Cranberry Crostini

Cranberry crostini

This weekend, Cookie and I hitched a ride down to Tulsa for Friendsgiving. Four hours later, we stretched our limbs outside the car as our dear old friends came outside to greet us. Hugs all around. The rest of the day was one long, happy blur full of good food and good company.

As always, Michael cooked the turkey. Emily made a giant green salad. Jordan’s pecan pie survived a trunk mishap. I brought the cranberry cornbread and eagerly stole little bits of crispy onions off the green bean casserole as I stood in line (sorry, Jes).

cranberry-orange sauce

Nate brought homemade cranberry sauce, which was leaps and bounds better than the gelatinous, ridged glob of canned cranberry sauce that I remembered from college Friendsgivings. Those were the days when Pabst Blue Ribbon tall boys littered the table. This year, I still didn’t eat the turkey, but I went back for seconds of the cranberry sauce. Bright and bursting with sweet-tart cranberry flavor, it made a great jelly for my roll and livened up the mashed sweet potatoes.

whole grain crostini

As I polished off my plate, I wondered why Americans ever resort to canned cranberry sauce. It’s a travesty, especially considering that fresh cranberry sauce takes about five minutes to make. Five minutes!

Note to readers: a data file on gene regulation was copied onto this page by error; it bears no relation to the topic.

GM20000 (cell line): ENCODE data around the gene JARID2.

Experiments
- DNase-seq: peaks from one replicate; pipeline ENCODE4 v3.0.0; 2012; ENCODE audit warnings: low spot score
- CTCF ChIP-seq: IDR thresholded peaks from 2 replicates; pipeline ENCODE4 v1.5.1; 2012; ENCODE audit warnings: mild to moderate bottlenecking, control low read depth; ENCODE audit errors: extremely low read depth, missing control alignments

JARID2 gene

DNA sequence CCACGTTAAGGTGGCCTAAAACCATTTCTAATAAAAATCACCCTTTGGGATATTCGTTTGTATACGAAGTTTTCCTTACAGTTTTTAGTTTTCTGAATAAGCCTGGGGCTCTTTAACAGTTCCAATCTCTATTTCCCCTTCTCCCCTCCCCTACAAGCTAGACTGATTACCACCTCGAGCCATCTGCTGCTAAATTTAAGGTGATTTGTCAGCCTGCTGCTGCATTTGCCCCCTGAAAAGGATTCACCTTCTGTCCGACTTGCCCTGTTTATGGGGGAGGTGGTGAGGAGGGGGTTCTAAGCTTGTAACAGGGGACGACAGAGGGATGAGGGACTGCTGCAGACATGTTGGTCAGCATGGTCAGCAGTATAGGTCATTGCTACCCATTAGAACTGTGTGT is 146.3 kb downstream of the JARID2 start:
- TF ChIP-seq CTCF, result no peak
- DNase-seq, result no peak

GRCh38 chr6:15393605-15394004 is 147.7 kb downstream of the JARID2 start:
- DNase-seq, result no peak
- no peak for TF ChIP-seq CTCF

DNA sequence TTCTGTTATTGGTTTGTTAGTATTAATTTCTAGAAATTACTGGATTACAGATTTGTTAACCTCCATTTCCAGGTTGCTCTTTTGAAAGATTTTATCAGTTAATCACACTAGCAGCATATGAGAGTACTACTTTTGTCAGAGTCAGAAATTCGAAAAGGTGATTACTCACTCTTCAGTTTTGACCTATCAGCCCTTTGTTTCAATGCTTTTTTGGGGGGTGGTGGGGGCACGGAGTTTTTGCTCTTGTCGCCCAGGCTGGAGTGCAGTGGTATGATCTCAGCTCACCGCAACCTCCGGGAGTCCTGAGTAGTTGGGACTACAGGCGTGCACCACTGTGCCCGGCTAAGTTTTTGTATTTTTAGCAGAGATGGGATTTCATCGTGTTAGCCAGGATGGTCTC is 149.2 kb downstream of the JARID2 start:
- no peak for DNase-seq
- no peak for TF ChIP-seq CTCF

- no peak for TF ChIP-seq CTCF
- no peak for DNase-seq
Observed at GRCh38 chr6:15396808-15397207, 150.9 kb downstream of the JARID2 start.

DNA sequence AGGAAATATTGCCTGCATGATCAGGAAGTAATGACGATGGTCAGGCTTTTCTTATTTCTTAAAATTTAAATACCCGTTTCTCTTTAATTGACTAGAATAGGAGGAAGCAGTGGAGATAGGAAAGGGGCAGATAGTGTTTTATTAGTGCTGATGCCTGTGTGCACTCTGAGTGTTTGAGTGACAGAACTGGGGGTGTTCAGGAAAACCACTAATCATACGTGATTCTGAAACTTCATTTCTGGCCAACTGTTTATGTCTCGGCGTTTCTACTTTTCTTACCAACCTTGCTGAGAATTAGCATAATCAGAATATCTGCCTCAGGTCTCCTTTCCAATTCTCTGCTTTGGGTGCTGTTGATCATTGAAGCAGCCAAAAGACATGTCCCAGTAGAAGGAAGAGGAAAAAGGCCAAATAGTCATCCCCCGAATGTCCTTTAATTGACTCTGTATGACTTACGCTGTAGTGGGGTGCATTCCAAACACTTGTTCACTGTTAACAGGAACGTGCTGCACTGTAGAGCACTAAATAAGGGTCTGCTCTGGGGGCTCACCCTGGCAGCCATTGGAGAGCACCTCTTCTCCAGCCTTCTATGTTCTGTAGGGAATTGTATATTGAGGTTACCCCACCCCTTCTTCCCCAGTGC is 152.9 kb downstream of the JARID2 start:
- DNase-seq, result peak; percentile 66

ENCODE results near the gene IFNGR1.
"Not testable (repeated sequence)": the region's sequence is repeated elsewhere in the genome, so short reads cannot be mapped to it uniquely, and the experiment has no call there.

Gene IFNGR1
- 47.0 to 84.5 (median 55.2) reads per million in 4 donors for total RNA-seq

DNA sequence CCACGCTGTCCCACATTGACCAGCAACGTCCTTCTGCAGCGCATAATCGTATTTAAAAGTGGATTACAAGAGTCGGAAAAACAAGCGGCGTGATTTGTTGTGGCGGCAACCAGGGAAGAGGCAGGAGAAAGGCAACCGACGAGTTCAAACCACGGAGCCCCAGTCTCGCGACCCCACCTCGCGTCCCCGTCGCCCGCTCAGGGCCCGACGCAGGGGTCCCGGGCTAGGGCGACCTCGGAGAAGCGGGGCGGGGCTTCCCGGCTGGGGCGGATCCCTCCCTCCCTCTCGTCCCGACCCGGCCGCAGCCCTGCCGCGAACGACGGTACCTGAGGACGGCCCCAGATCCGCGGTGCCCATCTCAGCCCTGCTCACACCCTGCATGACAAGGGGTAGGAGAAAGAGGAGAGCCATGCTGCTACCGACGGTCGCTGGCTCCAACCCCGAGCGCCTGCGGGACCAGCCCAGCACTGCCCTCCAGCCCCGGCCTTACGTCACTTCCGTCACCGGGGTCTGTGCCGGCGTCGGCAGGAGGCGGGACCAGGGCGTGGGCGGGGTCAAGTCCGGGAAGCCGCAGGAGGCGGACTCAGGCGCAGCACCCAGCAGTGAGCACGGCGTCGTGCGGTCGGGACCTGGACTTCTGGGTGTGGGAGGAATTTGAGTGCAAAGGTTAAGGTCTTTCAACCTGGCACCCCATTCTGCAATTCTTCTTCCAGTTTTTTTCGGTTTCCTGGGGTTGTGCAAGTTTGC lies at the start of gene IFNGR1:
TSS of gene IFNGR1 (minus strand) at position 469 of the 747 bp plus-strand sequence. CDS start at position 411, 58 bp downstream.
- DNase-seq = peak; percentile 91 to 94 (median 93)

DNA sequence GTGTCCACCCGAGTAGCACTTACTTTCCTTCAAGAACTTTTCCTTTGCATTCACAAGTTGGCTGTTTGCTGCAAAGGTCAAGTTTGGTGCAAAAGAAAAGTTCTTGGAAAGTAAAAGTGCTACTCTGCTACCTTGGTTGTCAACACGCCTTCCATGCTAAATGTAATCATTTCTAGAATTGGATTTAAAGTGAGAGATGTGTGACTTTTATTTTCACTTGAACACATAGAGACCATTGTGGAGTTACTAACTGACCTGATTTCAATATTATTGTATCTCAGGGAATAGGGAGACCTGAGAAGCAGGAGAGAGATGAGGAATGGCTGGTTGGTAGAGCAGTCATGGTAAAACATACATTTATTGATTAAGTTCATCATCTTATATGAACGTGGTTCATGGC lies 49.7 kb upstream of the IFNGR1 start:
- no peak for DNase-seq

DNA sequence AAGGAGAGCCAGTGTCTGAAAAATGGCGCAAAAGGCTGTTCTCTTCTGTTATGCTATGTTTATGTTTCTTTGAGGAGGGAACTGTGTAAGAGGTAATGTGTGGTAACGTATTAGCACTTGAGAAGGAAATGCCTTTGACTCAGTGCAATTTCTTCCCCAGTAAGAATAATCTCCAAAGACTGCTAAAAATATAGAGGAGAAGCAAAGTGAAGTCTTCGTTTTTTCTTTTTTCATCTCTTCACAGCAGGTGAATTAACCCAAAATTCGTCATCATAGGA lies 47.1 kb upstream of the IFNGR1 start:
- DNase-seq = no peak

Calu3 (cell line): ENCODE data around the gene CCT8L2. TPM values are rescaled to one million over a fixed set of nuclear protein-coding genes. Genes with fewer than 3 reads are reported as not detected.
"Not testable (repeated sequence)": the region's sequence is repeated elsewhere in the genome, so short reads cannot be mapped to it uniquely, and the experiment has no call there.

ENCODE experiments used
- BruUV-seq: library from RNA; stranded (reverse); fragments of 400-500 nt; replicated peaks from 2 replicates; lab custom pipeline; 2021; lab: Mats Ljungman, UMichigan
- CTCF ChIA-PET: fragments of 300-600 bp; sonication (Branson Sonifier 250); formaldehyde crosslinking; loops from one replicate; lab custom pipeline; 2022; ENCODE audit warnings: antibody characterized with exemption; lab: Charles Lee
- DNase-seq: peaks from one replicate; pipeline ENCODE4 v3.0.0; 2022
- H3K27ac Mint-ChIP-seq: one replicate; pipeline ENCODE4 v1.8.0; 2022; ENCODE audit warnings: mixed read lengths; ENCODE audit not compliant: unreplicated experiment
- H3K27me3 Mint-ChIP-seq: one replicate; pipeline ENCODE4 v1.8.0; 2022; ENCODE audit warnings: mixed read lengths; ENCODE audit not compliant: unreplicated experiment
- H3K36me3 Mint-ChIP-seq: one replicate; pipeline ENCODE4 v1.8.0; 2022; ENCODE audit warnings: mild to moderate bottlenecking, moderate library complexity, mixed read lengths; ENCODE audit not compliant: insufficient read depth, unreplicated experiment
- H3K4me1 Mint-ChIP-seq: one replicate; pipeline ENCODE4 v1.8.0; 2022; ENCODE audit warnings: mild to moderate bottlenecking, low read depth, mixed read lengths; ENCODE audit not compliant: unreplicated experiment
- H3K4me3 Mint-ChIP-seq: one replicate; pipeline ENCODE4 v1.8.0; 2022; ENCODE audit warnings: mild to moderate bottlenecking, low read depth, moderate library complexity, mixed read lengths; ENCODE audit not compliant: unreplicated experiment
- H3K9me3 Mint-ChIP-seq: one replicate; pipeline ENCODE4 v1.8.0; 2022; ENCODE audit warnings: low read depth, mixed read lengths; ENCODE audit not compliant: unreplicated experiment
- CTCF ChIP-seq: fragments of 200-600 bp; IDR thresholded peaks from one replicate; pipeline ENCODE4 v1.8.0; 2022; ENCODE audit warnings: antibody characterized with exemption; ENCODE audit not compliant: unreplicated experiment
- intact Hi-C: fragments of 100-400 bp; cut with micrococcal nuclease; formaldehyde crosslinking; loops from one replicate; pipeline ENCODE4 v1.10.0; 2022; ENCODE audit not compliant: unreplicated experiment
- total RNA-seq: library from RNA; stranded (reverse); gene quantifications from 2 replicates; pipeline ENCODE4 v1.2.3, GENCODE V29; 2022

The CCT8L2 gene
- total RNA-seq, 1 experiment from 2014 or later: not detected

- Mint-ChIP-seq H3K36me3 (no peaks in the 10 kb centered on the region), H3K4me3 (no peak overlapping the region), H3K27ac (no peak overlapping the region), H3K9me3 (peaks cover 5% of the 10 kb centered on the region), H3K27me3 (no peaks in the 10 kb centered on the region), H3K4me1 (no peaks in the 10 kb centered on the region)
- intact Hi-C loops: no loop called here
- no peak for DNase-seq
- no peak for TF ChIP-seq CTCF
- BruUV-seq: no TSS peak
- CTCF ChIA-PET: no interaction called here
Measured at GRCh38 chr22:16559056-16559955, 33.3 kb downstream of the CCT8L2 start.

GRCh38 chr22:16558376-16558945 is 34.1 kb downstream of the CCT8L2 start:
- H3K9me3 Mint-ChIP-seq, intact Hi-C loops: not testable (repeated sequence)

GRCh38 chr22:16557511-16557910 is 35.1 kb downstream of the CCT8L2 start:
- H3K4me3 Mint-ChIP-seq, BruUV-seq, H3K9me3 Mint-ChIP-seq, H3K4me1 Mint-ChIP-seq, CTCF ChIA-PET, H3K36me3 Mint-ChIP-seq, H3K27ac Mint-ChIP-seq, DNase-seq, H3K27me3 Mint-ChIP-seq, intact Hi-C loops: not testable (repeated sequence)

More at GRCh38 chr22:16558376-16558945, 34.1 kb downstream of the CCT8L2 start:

I decided to highlight cranberry sauce with these crostini. Crusty whole grain bread, topped with tangy goat cheese and bold cranberry-orange sauce, makes for a stunning (and super simple) appetizer. Serve the crostini before Thanksgiving dinner or at any of your other holiday festivities this fall and winter.

Cranberry sauce

This recipe yields more cranberry sauce than you’ll likely need for the crostini. You can swirl leftover sauce into oatmeal or granola and yogurt for a filling breakfast. It would be a killer addition to a grilled cheese sandwich made with whole grain bread and brie, too.

You can use any type of bread that you’d like, of course, but I really love the nutty flavor of hearty, whole grain bread paired with sweet cranberry sauce and cheese. It’s more nutritious, too. For more information about the health benefits of whole grains, visit

Cranberry goat cheese crostinicranberry crostini and champagneCranberry crostini recipe

Cranberry Crostini
4.2 from 5 reviews
Recipe type: Appetizer
Cuisine: American
Prep time: 
Cook time: 
Total time: 
Serves: 8
Cranberry-orange sauce on whole grain crostini with goat cheese makes a beautiful (and quick!) appetizer.
  • 1 small loaf of artisan whole grain bread, sliced into ½-inch thick slices
  • 2+ tablespoons olive oil
  • sea salt
  • 10 ounces goat cheese, preferably at room temperature (Brie, ricotta, or cream cheese would be fine substitutes)
Cranberry orange sauce
  • ½ cup+ honey
  • ½ cup water
  • ½ teaspoon ground cinnamon
  • ¼ teaspoon ground cloves
  • ¼ teaspoon ground allspice
  • 1 (12-ounce) bag fresh cranberries
  • Zest of 1 orange (orange part only), divided
  1. Toast the bread: Preheat the oven to 400 degrees Fahrenheit. Lightly brush both sides of each slice of bread with olive oil and arrange them in a single layer on a baking sheet. Lightly sprinkle the slices with salt. Toast the bread in the oven for 10 to 12 minutes, turning halfway, until the slices are lightly golden on both sides. Set the pan aside to cool.